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Discussion Starter #1
In my quest to get this rig dialed in, I noticed its only getting 75% throttle at best. After playing with the linkage a bit, I think I found the problem. There is a bunch of flex in the plastic pedal pivot under the dash. It may even be cracked. Anyone have any experience teplacing this thing? Does not look fun...
 

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Discussion Starter #3
Just an idea. Are you sure the carpet is not stopping you from getting full throttle??
Ya. I wish it was that simple. I can see that plastic piece flexing like crazy
 

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If your throttle is being operated by the lokar cable there is adjustment there. I can't tell by the picture about where it is hooked to the carburetor but that matters also. The initial set up of the lokar is a two man operation. You need to be holding the pedal up when measuring the cables and outer sheathing. I will be the first to say that the Lokar set up on a first gen isn't very well designed. I'm using it on my car but they should redesign it so the hole in the firewall isn't directly behind the drivers side head. I have run them on third gen cars but used their pedal assembly also. Without looking at it in person it's hard to tell but it looks like you could gain some pedal my moving the two adjusting nuts back some.
 

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The plastic pedal piece on the outer firewall can be bought new in plastic or aluminum/metal.

I converted mine to a rod instead of the cable using a bolt in 1st gen. Camaro pedal and a threaded rod I shortened and rethreaded that I purchased from Summit. I did put an engine mount hold down also with this setup.
 

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Discussion Starter #6
I tried the cable adjustment both ways. It doesnt seem to make much difference as long as all the slack is out. I tried shoving a clothepin under the plastic pivot piece and gained a bit but it is still flexing.
 

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When I replaced the plastic rod support that passes thru my firewall I discovered that the replacement plastic piece did not follow the contour of the firewall so care has to be taken to not over tighten it......it will break.

That said, I cutoff the fixed end of the cable under the dash and replaced it with an adjustable cable stop. Dorman makes a nice one, part number 03339.
You can gently take out the cable slack and tighten the cable stop then do any fine adjustments at the carburetor end of the sheath.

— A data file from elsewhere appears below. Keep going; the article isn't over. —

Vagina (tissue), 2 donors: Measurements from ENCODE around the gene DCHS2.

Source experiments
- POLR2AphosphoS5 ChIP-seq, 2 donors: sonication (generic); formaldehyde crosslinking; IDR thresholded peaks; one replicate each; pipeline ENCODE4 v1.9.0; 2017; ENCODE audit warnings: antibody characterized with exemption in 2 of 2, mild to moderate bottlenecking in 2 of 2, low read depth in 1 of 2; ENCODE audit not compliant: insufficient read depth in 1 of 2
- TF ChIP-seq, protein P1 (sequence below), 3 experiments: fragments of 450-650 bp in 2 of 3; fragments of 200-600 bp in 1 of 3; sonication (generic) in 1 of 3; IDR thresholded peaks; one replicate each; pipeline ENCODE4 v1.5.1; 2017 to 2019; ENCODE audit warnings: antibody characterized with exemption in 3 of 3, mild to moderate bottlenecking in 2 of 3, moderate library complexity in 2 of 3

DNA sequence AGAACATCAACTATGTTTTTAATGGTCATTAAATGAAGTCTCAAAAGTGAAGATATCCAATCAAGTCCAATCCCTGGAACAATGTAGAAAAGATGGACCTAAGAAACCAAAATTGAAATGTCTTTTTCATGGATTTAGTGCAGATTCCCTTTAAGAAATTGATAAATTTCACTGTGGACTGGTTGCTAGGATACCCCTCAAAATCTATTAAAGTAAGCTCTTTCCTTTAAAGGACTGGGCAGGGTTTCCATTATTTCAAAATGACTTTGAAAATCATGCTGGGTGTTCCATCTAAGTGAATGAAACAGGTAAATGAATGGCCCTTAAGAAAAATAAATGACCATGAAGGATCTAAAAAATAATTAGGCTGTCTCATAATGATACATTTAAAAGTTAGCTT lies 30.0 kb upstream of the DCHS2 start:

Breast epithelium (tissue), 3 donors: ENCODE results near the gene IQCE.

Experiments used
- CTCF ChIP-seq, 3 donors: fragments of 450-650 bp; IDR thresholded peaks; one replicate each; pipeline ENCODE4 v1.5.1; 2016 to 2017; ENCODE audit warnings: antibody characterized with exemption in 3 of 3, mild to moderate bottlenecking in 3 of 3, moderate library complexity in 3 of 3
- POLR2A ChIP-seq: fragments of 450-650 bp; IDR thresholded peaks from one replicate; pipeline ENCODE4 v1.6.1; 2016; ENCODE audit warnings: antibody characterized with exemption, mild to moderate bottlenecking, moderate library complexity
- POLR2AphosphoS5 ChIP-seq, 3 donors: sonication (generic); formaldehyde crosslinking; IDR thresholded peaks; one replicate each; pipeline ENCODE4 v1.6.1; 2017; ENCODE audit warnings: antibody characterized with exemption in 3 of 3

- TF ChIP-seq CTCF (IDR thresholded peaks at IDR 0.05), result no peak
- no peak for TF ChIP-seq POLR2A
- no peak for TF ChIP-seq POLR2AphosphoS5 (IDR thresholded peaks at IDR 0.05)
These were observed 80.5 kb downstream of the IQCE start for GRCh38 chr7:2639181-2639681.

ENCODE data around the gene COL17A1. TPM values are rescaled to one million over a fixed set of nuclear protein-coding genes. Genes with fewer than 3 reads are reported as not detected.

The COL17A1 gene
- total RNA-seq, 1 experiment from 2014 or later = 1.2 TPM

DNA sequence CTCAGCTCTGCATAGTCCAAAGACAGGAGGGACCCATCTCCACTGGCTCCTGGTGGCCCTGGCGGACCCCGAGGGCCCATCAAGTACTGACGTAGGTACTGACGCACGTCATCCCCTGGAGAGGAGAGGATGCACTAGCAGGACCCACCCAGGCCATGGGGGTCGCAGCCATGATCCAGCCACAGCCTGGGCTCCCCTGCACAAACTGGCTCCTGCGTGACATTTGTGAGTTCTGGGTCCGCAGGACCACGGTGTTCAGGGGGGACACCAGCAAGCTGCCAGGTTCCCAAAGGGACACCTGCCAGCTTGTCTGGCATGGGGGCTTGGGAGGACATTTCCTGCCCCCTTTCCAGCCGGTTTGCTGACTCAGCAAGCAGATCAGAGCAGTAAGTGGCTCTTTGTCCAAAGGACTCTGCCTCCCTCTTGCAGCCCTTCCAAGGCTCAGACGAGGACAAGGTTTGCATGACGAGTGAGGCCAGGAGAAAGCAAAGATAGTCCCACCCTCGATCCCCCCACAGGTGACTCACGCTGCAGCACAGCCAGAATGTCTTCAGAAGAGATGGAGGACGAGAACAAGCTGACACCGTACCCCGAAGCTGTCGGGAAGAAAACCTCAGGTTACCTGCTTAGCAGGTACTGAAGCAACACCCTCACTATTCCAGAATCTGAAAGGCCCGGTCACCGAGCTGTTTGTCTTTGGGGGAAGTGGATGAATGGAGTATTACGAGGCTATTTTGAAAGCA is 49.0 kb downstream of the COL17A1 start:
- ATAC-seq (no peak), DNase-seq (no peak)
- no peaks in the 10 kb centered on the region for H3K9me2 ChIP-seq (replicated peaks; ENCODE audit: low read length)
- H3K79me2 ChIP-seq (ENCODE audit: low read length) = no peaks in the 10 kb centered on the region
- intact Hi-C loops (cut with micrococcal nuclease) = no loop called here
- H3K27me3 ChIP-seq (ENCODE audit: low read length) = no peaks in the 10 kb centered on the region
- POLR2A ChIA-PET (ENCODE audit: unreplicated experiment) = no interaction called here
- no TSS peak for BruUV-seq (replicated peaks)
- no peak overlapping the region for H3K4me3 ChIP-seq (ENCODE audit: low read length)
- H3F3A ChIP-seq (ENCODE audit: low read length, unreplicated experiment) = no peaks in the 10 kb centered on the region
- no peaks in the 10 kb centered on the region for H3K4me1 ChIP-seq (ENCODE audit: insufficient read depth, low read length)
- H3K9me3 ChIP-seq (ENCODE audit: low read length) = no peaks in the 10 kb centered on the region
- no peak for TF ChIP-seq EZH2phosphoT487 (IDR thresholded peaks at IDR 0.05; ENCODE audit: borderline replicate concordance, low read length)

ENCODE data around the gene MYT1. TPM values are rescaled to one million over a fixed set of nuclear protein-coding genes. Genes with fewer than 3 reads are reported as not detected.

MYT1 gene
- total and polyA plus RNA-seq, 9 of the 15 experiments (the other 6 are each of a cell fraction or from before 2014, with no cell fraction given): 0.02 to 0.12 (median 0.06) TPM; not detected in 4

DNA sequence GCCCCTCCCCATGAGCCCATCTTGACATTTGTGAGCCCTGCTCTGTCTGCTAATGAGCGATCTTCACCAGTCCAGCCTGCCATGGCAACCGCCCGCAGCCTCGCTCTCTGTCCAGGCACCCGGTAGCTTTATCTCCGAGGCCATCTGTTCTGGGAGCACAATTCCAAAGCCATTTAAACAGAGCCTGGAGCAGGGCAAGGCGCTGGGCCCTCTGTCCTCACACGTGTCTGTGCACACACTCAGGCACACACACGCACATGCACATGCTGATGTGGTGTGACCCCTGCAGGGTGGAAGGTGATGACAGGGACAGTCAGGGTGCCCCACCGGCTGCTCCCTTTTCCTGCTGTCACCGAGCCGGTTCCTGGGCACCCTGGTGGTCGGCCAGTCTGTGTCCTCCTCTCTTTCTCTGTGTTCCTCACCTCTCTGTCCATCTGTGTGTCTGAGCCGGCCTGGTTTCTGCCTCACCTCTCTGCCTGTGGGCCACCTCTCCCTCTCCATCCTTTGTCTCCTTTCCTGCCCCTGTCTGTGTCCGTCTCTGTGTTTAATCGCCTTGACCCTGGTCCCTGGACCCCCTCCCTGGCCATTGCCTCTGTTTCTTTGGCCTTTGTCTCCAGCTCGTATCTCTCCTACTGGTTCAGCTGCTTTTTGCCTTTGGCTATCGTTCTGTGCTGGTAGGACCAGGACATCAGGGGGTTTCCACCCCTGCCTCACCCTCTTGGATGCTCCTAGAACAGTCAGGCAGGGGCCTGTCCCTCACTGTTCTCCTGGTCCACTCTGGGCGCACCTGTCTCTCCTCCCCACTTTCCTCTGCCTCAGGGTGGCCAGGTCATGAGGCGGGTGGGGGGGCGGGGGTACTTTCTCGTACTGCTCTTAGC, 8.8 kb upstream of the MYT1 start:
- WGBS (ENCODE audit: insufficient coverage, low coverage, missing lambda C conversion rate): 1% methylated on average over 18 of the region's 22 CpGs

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Discussion Starter #8
When I replaced the plastic rod support that passes thru my firewall I discovered that the replacement plastic piece did not follow the contour of the firewall so care has to be taken to not over tighten it......it will break.

That said, I cutoff the fixed end of the cable under the dash and replaced it with an adjustable cable stop. Dorman makes a nice one, part number 03339.
You can gently take out the cable slack and tighten the cable stop then do any fine adjustments at the carburetor end of the sheath.
I ordered an aluminum replacement for the plastic pivot piece from Jegs. Were you able to replace it with the engine in the car?
 

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I ordered an aluminum replacement for the plastic pivot piece from Jegs. Were you able to replace it with the engine in the car?
Sorry, I replaced mine during a resto and the engine was out.
Seems to me you could, however.
 

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Discussion Starter #11
Well I got er done. The aluminum pivot piece from Jeg’s fit pretty well. I did have to grind the end of the tube down a bit to get the e-clip on. The plastic piece was def cracked when I removed it. This new on flexes way less and should be a lot more durable. Still need that last lil bit to get full throttle though. I have played with all the adjustments on the bracket and cable. I also moved the throttle ball to the upper hole on the arm. It seems like all any of the adjustable points, whether on the cable housing, the bracket on the carb studs, or the one at the ball end can do is take out slack. It seems what I need is more travel.
 

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66 Chevy II, Pontiac powered; 68 &75 Firebirds
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Linkage

The higher you go at the carb linkage, the longer gas pedal stroke you will need. On my 66 with rod linkage I ended up drilling a hole in the carb linkage.
The difficulty is that rod or cable applies a straight movement to a linkage that goes through a rotation. Closer to the throttle shaft is a shorter stroke but more curve (ends up going from a horizontal movement to almost a vertical movement).
I also have a 68 Firebird with exactly the same pedal assembly as you. I also cannot get full throttle opening. I found that with the pedal fully depressed, I could pull the cable out of the arm it attached to thus achieving full throttle. I plan on bending the cable connecting arm further away from the firewall. This will result in the gas pedal being farther away from the floor when at rest.
 

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Discussion Starter #13 (Edited)
Well I got it! There is an L shaped stop where the pedal arm hits the firewall under the dash. I got in there with a dremel and lopped off 3/8” of the downleg. Gave me the range I needed! ??
 

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